Observing for last 5-6 months how protection works (or more precisely fails to work) leaves me quite disappointed. Unless stats show that my observations somehow miss the big picture, I would say that it is probably broken, at least at the sites I am active at (Programmers and Workplace).
As an example, take a look at recent question at TWP. It has quickly got three troublesome answers (1, 2, 3) - all from new users having less than 10 on-site reputation, all with negative score (one is even already deleted).
Still, protection didn't kick in - simply because when third "answer" was posted, one of two prior ones has picked a random upvote that pushed answerer's reputation to 11 (soon it has fallen back below, because downvotes to that answer continued coming in, but it was too late). It's not the first time I see this mind you, only maybe the most clear cut one.
You know, protection criteria depends on reputation, which is driven by voting. Voting, in turn, is somewhat random... and that's fine! Voting may be weird sometimes, but in the long run, on average, in typical cases, it tends to be reasonable - that's the way how whole system works and so far it looks sufficiently reliable, despite infrequent oscillation.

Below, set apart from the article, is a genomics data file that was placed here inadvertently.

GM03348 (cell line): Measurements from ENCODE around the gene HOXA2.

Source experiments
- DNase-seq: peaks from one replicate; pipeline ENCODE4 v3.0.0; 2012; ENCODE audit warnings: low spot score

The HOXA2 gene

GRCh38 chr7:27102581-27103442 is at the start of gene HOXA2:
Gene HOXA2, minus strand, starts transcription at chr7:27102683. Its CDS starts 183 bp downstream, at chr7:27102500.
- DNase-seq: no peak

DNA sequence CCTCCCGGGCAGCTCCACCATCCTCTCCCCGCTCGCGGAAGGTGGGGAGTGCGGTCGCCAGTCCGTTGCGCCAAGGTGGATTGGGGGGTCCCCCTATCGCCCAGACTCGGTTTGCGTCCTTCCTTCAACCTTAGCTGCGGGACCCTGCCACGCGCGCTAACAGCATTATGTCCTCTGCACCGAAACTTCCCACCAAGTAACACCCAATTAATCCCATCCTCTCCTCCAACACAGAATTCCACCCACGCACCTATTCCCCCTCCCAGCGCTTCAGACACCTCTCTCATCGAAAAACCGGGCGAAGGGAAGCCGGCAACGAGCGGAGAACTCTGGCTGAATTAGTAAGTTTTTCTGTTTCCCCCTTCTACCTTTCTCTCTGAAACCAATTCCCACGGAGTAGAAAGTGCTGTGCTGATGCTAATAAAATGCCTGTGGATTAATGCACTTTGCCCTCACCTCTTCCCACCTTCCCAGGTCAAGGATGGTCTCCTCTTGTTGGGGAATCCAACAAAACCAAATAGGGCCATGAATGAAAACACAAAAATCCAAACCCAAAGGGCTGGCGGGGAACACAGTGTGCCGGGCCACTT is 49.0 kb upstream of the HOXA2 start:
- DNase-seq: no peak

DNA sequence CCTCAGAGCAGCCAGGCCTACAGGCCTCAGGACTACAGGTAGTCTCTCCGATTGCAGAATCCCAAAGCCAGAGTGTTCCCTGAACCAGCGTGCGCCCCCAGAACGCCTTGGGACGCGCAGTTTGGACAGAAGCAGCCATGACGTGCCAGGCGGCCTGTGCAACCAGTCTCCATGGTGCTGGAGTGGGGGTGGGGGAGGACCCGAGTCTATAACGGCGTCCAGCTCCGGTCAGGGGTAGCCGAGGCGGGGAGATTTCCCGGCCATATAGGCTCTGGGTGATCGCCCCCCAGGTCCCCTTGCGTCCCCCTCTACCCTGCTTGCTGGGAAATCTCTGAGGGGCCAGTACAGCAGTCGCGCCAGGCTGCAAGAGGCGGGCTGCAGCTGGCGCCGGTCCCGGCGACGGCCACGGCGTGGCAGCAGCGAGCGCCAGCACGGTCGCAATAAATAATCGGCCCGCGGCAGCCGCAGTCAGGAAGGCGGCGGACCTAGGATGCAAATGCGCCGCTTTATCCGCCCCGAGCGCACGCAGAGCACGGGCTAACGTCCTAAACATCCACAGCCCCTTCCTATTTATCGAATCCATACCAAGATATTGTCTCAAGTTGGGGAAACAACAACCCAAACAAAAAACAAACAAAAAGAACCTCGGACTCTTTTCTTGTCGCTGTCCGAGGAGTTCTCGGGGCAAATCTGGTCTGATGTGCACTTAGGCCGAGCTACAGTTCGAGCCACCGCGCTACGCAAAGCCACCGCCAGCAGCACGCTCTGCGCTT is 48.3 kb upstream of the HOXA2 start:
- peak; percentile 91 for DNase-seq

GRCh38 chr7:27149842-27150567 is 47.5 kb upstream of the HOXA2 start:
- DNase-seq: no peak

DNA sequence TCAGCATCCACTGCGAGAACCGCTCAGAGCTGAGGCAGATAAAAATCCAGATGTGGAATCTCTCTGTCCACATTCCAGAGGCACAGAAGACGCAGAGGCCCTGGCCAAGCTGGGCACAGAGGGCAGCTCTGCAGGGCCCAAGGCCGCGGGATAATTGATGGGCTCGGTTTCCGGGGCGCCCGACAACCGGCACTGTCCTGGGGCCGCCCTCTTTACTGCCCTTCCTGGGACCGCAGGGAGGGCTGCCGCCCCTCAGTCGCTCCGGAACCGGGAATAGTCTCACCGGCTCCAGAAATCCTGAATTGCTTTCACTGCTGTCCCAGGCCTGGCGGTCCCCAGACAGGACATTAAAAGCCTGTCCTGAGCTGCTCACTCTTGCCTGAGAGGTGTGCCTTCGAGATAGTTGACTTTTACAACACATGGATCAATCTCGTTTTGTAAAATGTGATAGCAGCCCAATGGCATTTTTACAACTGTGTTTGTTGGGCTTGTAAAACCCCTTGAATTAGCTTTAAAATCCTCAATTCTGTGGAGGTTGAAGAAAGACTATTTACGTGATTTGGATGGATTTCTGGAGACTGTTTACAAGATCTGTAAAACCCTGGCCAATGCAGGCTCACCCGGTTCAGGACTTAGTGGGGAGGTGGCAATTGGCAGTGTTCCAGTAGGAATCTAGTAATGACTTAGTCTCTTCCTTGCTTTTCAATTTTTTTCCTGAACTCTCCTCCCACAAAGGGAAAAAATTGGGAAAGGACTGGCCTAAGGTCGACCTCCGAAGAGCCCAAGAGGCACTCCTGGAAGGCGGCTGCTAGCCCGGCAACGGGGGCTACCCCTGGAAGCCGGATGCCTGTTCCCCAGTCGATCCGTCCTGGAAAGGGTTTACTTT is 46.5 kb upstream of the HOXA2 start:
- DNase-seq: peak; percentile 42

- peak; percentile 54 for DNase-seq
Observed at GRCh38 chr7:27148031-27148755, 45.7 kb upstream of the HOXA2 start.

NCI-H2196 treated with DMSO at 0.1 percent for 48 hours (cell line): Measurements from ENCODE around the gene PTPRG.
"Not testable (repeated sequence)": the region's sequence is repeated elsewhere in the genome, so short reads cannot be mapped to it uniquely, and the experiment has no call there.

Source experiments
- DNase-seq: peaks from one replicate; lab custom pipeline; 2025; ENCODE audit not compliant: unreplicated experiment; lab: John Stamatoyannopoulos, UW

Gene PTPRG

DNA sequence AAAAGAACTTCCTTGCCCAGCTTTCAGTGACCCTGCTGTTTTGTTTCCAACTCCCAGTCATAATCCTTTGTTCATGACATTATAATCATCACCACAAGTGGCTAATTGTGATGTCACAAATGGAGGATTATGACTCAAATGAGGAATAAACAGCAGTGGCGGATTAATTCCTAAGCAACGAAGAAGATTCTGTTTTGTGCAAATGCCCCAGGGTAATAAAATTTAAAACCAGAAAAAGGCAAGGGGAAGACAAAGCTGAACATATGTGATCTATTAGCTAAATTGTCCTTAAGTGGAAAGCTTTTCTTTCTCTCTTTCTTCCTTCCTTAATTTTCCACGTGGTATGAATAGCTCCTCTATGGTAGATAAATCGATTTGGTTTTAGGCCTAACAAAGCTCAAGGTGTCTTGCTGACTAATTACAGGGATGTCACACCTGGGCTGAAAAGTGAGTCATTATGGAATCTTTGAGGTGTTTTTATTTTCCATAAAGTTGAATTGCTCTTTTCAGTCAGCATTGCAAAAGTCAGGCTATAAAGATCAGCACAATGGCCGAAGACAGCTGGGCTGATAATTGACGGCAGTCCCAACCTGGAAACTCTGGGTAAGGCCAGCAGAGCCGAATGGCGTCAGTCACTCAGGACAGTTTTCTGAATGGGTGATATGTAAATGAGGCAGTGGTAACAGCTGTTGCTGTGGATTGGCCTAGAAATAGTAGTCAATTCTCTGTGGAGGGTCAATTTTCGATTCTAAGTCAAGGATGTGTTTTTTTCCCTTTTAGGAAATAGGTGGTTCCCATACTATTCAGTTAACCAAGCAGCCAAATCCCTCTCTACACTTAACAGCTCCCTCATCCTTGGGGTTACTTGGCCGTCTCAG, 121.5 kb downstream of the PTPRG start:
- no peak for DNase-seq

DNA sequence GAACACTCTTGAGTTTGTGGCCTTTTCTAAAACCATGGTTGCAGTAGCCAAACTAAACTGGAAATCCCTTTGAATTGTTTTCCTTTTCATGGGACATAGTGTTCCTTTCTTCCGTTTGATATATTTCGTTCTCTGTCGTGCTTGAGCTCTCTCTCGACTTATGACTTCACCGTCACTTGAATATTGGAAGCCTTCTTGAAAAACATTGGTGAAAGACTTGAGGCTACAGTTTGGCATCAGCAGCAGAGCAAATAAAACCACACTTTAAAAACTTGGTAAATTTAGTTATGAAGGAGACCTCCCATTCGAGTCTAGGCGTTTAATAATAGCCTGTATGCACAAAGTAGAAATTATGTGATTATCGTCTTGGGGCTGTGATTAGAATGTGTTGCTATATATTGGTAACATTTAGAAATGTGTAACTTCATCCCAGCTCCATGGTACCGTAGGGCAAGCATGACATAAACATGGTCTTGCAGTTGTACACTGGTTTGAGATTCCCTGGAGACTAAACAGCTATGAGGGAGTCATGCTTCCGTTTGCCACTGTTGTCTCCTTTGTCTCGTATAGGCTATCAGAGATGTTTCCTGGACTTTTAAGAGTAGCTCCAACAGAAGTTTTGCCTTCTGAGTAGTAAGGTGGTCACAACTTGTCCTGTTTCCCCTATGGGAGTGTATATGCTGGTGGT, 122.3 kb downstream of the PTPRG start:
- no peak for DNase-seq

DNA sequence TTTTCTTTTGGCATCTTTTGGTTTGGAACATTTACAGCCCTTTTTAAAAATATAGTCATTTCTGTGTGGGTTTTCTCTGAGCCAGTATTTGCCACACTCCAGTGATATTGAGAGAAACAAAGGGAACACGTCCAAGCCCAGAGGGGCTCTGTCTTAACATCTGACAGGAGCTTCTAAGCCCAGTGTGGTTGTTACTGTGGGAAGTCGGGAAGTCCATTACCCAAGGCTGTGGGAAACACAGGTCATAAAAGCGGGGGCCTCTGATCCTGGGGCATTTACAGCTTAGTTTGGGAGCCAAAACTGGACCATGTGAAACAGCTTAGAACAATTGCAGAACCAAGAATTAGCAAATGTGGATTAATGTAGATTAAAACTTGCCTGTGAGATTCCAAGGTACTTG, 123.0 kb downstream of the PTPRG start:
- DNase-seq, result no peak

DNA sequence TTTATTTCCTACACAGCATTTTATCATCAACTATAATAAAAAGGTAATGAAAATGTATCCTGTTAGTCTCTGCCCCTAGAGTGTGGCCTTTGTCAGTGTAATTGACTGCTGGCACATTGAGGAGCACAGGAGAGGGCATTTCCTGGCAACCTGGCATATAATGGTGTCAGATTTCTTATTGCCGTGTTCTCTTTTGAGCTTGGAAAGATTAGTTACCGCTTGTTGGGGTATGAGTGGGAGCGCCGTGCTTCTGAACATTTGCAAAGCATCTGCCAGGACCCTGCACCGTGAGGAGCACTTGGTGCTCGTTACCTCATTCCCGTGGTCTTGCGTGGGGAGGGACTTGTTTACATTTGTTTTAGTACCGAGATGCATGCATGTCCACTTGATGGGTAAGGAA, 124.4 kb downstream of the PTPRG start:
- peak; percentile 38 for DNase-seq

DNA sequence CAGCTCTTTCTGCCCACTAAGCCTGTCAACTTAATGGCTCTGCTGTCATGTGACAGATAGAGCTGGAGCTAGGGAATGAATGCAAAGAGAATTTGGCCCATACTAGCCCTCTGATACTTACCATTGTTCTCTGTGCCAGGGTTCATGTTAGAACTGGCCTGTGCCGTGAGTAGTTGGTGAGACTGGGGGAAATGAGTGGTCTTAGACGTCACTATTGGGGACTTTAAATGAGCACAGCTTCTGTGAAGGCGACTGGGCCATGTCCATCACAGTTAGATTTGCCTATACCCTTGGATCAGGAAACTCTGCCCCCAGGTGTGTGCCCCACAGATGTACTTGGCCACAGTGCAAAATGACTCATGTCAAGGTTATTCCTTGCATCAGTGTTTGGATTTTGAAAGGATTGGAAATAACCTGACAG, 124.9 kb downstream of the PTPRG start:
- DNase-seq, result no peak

If protection criteria was as reliable as the rest of the system, I would be fine with that. Thing is though, it is (to a large part) based on voting in questions intended to be protected - in popular ones, and voting in these often is anomalous... softly speaking. As far as I can see, that makes it way too fragile.